The surprising precursor to the downfall of values of overinflated assets worldwide is something so many of us depend on, yet at the same time completely ignore; the price tag on a gallon of gas. There is absolutely no more emotional purchase that Americans are forced to make and as the biggest set of consumers as a percentage of GDP of any developed nation, they have the most to lose as the price of this commodity reaches record highs.
Rising gas prices are a catch-22 problem for the US Federal Reserve. In reaction to frozen markets, the Fed eased monetary policy to encourage confidence and borrowing following the 2008 sub-prime crisis that nearly took down world markets. A necessary evil that developed in response to their unprecedented easing of money was the debasement of the US Dollar compared to other currencies. In the shift from the strong dollar, the price of all dollar denominated commodities have what’s now becoming the last leg of a marathon run towards high prices not witnessed in history.
At the same time, geopolitical events haven’t cooperated. Iran, Iraq, Nigeria, and Libya are all in a state of upheaval. As major producers of the light sweet crude necessary to make the gasoline consumed by the US and also other demanding buyers, the losses to production in these volatile times has been a leading cause for the rise in prices. At the same time, the closure a number of refineries and the shortage of refinery capacity has touched off a speculative rush in gasoline, which threatens to push the cost over $4 per gallon. Once this happens, a chain of events will unfold which can give rise to unprecedented revaluations connected with all asset classes.
Inflation that produces Deflation
Absolutely nothing more destructive than inflation, when considering the purchasing power of consumers. Nothing, that is, except for major deflation, like that which took place within the Great Depression of the 1930s. As the US Central Bank and central bankers internationally have done everything in their power to stimulate the expansion of loan demand and thus inflate their currencies, the unintended consequence of their actions have been crushing the purchasing power of commodities. Since these commodities have risen compared to the purchasing power of the consumers who demand them, there is a cost, and beyond this aspect, consumers start to demand less gasoline and their consumption behavior for all goods changes likewise.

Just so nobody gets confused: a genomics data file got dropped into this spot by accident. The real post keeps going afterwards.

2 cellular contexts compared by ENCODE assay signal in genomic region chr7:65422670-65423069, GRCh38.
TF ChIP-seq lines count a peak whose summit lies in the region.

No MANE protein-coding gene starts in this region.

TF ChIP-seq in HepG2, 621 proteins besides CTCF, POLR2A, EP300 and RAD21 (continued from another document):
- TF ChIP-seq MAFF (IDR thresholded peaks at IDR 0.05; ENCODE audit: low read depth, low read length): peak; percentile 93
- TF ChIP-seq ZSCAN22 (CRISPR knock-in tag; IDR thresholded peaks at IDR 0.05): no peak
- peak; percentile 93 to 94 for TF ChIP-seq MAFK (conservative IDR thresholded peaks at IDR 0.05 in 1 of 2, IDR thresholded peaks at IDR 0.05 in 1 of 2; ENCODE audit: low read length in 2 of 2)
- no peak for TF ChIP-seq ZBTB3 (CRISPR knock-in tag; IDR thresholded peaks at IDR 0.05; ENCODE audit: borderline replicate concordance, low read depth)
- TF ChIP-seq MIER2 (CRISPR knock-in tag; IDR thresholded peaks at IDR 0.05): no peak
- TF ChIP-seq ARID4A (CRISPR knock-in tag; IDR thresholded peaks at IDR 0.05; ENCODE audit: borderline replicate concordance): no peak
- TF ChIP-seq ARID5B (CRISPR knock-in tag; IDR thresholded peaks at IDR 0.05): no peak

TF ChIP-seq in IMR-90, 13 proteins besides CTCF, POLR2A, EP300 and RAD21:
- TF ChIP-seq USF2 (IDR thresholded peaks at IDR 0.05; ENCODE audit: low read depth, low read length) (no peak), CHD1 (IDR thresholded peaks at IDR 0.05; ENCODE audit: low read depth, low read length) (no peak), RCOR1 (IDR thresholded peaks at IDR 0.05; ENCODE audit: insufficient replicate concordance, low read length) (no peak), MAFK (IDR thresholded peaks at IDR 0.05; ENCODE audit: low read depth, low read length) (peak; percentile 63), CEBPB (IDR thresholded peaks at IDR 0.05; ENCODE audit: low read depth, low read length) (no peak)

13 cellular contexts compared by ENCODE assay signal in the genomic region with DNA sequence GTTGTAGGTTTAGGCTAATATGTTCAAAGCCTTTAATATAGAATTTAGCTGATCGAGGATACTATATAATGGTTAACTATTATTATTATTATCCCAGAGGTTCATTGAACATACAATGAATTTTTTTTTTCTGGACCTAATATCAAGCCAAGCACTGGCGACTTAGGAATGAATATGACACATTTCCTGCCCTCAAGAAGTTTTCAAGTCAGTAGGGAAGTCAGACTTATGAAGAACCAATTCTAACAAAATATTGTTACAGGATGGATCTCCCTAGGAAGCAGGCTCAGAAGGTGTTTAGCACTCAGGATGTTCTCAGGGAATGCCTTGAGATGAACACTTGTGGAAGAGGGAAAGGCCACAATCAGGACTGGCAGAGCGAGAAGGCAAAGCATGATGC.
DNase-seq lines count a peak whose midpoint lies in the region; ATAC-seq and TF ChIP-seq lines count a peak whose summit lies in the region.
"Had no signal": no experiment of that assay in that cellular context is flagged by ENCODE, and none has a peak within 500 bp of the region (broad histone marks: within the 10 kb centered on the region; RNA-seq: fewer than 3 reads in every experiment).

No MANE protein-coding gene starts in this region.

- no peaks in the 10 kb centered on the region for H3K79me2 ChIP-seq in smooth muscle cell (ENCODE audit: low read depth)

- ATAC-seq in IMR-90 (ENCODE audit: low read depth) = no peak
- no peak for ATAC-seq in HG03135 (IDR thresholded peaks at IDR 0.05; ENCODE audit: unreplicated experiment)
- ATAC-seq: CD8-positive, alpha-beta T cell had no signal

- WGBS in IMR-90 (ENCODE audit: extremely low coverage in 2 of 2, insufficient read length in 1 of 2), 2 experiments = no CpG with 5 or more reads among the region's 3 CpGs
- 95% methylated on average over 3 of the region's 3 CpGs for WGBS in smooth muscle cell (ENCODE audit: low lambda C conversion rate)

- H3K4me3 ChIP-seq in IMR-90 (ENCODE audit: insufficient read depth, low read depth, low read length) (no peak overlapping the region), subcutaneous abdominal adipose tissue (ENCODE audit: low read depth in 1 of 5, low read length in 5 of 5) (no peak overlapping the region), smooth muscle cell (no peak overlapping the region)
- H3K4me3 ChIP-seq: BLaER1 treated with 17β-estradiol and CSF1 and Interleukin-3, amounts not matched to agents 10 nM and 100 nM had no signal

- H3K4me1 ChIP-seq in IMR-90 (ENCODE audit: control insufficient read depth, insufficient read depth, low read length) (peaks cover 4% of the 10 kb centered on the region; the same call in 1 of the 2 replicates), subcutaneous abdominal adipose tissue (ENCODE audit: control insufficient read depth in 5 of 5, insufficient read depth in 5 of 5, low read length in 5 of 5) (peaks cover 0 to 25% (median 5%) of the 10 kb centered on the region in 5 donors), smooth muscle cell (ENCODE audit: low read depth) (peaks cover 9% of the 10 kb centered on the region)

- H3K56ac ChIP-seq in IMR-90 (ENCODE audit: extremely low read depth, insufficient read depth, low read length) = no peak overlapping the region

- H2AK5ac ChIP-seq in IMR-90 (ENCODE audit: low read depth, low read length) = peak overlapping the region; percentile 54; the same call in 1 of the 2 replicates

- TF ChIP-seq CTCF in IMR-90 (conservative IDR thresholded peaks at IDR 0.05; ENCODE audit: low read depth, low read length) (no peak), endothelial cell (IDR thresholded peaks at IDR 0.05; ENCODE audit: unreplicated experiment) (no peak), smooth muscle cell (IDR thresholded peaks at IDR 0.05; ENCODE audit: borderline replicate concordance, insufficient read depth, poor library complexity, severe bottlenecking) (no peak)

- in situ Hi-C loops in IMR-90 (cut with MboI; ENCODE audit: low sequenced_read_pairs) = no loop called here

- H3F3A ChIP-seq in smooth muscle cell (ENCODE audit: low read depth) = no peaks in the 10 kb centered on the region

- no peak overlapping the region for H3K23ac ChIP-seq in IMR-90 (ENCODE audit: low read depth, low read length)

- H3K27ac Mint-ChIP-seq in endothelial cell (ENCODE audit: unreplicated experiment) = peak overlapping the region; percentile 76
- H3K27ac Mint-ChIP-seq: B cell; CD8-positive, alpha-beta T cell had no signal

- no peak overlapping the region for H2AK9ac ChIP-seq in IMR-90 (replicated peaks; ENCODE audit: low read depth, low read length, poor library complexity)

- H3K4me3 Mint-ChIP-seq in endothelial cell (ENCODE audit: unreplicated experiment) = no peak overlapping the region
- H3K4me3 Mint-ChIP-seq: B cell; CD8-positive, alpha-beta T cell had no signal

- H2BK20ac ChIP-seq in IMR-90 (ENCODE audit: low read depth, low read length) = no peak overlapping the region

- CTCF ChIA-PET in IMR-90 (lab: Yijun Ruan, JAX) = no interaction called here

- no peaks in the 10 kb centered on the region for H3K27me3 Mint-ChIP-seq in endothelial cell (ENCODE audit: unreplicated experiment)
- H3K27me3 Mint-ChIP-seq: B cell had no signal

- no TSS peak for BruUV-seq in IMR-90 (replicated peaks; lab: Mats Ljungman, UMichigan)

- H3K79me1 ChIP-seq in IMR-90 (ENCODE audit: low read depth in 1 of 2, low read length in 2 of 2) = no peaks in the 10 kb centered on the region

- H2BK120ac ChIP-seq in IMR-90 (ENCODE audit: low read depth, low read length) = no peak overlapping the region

American consumers have witnessed high prices at the pump before. In 2008, at the peak ahead of the sub-prime crisis, the cost of gasoline caused many individuals to have to make important choices, one of them was if they should pay for a tank of gas, or come up with a ballooning mortgage payment as their adjustable rate loans climbed with monetary tightening by the Fed, concerned with overheating inflation. While following it’s dual mandate of promoting full employment tweaking inflation at a target rate, the Fed continues to be given the job of a conundrum. As monetary conditions are eased to allow for expansion in the money supply, the relative valuation of the dollar has weakened, causing inflation in commodities, which results in stronger inflation, which in 2008 was growing faster than employment.
As a consequence of rising gasoline costs, consumers typically cut back on non-essential expenditures. These discretionary costs makeup nearly 2/3 of GDP in America alone so when they decline, also do the revenues on the businesses employing them. The negative feedback loop that occurred when this happened in 2008 forced employers to trim down their payrolls and laid off as many people as they could. This in turn exacerbated the shrinking demand for discretionary goods and caused more companies to lay off much more people. Behind the scenes of layoffs and inflation, US consumers are aging into retirement en mass, nearly 80 million baby boomers are one step nearer to retirement, and in a natural progression, are in the process of deleveraging and buying less products or services.
Gas prices are the fulcrum for the start of deflation mainly because they destroy disposable income, the lifeblood of the US consumer. Despite it’s best efforts, the central bank cannot fight this process by lowering interest rates to recreate additional improvement in demand because once higher gas prices wind up in the system, they impact the costs of countless numbers of other products or services that inflation turns into chief concern; not unemployment. In a situation where the prices of food, transportation, shipping, and anything else which has a petroleum product input in its production becomes just slightly inflated in value, the demand for that good or service will fall incrementally. This incremental reducing of demand has a cascading result on the demand for all the other products or services consumed and suddenly this process has a mind of it’s own and cannot be turned around.
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